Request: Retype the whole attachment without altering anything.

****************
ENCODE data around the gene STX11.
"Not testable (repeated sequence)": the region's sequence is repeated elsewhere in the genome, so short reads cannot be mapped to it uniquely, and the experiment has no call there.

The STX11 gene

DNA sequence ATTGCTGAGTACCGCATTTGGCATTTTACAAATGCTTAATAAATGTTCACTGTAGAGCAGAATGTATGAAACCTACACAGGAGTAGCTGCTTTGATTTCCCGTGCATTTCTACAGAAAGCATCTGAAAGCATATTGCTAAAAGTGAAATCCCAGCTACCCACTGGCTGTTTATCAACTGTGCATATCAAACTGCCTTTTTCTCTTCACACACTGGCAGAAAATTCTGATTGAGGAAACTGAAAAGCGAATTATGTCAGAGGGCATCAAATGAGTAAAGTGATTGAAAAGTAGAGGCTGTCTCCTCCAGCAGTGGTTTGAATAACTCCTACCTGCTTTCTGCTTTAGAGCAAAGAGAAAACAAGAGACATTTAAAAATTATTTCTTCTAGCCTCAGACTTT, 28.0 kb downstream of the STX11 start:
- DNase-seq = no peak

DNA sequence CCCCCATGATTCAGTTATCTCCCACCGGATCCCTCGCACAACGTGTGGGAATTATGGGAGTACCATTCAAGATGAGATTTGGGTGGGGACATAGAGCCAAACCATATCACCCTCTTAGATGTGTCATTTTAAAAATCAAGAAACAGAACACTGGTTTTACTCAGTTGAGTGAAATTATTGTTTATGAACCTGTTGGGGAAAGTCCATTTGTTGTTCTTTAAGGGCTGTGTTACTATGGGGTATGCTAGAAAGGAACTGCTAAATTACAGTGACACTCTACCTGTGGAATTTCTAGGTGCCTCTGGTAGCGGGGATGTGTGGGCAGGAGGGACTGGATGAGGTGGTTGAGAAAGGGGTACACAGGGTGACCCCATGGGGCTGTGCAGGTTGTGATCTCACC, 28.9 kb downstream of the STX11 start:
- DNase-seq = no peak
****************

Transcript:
ENCODE data around the gene STX11.
"Not testable (repeated sequence)": the region's sequence is repeated elsewhere in the genome, so short reads cannot be mapped to it uniquely, and the experiment has no call there.

The STX11 gene

DNA sequence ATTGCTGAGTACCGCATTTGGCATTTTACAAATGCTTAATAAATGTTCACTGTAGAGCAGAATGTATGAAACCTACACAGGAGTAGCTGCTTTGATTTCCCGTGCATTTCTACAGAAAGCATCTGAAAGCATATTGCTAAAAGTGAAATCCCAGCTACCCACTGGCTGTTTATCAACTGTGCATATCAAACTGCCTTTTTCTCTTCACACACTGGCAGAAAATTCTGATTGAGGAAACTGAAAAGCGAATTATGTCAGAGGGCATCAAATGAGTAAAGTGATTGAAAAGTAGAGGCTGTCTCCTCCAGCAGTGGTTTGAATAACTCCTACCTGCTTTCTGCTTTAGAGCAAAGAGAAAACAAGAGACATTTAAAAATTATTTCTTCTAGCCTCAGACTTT, 28.0 kb downstream of the STX11 start:
- DNase-seq = no peak

DNA sequence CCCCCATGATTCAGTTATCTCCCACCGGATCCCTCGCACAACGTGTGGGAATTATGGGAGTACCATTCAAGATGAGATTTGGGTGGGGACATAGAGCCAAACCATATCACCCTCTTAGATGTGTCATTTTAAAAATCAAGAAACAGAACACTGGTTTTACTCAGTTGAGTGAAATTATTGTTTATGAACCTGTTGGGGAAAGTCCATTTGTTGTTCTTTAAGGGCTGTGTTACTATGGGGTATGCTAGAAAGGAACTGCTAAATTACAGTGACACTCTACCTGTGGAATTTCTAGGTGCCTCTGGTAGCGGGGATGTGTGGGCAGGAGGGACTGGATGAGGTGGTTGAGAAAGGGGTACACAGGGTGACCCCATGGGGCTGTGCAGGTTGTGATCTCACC, 28.9 kb downstream of the STX11 start:
- DNase-seq = no peak